Many of us experience this state of low energy and weariness with the arrival of spring that is commonly known as spring fatigue or spring fever. However, it is not categorized as a diagnosed illness and its causes have not yet been fully determined.
What are the reasons?
- According to some experts, hormone balance may play a role. This theory suggests that the body’s serotonin (aka. the happiness hormone) reserves empty out throughout the winter, because its production heavily depends on daylight. This leads to many feeling exhausted.
- Vitamin deficiency. The decline in our Vitamin-D reserves can also be attributed to low hours of sunshine. Besides this, the vitamin level of fruits and vegetable available in the winter are not equal to those we consume in the spring and summer, which could also lead to a vitamin deficient state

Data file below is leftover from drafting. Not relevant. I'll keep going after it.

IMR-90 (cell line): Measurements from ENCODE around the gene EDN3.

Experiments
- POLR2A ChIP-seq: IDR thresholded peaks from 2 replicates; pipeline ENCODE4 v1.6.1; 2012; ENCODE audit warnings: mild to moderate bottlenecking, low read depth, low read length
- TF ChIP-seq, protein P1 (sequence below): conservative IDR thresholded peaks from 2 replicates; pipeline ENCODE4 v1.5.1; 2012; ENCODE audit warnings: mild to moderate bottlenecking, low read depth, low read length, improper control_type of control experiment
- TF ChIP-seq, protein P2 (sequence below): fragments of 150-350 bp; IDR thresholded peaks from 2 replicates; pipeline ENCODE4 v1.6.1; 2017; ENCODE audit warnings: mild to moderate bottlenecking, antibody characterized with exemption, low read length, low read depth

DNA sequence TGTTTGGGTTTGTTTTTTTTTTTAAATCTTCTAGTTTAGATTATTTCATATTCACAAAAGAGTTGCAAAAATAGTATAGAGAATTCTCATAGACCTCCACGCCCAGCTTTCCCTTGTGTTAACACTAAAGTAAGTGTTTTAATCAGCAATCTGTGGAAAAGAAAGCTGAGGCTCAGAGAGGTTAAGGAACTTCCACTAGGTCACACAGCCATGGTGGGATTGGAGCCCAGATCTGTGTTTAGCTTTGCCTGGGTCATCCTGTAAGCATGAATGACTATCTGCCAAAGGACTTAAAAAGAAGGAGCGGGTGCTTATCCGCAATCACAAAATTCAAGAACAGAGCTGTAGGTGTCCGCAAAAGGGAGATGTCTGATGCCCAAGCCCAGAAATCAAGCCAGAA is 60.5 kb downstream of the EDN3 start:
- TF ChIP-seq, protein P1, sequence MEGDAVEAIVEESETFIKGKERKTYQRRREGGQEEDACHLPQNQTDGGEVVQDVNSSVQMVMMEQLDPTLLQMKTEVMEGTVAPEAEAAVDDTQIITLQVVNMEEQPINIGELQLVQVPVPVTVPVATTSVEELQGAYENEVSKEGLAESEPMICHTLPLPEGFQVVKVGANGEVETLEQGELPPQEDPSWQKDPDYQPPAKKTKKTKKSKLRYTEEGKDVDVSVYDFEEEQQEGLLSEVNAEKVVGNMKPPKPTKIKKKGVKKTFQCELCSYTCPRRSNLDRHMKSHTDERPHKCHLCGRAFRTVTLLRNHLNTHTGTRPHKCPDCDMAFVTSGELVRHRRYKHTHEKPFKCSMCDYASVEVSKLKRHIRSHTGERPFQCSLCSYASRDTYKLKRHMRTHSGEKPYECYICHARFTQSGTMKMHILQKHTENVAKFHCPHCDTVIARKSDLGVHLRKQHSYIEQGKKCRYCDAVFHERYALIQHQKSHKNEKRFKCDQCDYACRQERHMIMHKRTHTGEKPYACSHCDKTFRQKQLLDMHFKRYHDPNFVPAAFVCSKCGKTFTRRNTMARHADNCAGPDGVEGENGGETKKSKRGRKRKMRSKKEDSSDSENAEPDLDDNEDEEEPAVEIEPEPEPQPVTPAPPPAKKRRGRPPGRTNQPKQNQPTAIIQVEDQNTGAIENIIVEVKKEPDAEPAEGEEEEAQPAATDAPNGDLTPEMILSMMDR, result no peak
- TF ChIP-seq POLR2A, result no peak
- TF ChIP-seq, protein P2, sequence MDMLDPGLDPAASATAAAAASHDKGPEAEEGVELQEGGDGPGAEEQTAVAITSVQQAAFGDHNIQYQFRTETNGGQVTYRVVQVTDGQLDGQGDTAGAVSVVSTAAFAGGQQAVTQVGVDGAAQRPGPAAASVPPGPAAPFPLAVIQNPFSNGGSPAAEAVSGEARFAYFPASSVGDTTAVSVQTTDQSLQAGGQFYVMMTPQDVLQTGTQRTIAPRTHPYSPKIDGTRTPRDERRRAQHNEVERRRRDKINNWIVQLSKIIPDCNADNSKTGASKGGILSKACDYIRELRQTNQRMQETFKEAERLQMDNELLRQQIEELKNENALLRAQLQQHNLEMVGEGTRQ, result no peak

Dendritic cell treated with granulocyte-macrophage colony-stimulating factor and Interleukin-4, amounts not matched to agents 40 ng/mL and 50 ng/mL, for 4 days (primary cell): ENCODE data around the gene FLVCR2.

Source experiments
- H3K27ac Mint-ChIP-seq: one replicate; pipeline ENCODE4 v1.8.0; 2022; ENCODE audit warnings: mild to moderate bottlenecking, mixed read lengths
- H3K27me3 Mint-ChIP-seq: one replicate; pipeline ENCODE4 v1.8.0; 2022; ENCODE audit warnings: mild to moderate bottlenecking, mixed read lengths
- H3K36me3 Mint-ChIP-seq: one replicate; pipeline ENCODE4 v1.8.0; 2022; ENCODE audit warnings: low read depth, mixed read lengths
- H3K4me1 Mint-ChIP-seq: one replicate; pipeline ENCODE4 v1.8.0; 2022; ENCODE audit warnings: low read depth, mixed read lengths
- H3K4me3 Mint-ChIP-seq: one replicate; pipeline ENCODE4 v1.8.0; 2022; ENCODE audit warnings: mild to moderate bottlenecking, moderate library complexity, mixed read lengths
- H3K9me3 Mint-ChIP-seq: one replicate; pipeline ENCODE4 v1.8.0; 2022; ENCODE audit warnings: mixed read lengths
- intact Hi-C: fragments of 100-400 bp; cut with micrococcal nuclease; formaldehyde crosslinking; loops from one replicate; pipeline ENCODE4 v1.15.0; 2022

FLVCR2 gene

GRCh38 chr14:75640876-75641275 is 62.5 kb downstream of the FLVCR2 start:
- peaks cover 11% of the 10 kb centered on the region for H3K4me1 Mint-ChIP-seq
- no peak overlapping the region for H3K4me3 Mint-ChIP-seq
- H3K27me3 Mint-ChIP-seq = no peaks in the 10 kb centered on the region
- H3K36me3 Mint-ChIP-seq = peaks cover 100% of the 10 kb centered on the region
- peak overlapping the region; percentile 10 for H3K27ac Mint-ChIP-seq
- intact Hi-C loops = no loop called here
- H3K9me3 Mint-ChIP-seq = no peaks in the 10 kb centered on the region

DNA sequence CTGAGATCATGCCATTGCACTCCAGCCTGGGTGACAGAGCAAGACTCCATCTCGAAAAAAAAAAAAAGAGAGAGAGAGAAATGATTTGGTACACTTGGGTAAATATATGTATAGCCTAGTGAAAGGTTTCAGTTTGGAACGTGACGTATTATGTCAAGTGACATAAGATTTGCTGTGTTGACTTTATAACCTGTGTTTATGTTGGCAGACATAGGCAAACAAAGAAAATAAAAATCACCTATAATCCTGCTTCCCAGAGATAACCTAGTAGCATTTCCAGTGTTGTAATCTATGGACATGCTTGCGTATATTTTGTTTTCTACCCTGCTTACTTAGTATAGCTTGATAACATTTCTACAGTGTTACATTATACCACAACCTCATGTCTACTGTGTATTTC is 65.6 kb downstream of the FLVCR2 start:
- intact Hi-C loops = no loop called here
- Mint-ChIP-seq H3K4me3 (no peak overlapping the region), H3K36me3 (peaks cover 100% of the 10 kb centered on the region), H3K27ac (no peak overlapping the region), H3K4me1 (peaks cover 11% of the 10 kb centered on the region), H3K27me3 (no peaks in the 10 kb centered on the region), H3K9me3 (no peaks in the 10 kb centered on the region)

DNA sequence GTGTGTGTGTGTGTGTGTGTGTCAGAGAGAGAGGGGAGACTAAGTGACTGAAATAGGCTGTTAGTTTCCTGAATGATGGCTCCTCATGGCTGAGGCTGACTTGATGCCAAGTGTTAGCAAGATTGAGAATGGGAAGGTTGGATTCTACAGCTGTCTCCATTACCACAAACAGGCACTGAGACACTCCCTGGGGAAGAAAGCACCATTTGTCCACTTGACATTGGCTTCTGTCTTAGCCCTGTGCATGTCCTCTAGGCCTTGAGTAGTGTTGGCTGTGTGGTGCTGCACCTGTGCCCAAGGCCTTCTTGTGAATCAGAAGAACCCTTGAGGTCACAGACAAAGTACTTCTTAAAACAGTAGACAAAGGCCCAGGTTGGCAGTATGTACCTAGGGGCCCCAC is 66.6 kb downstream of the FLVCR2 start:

How can we cure it?
Since spring fever is not an illness, it is not surprising that there is currently no medical treatment available to cure it. However, by introducing some minor changes, the period of exhaustion can greatly be reduced.
- Your eating habit is very important: try to achieve a diet, where one-third of your consumption comes from fresh vegetables or fruit.
- Exercise more! Any movement will do and it’s especially good to go outdoors thus you can help your Vitamin-D reserves fill up as well.
- Consume a lot of water – about 1.5 to 2 liters per day – and drink herbal tea every day for a few weeks.
- Cold showers are very refreshing. Start your day by gradually decreasing the temperature of the water!
- Other effective solutions against fatigue include sauna, massage, a few drops of refreshing essential oil in your home or taking a scented bath at the end of the day.
If all the above does not make you feel better, be sure to have yourself screened by your physician. Test may reveal illnesses with similar symptoms such as thyroid diseases, chronic Vitamin-D deficiency or anemia.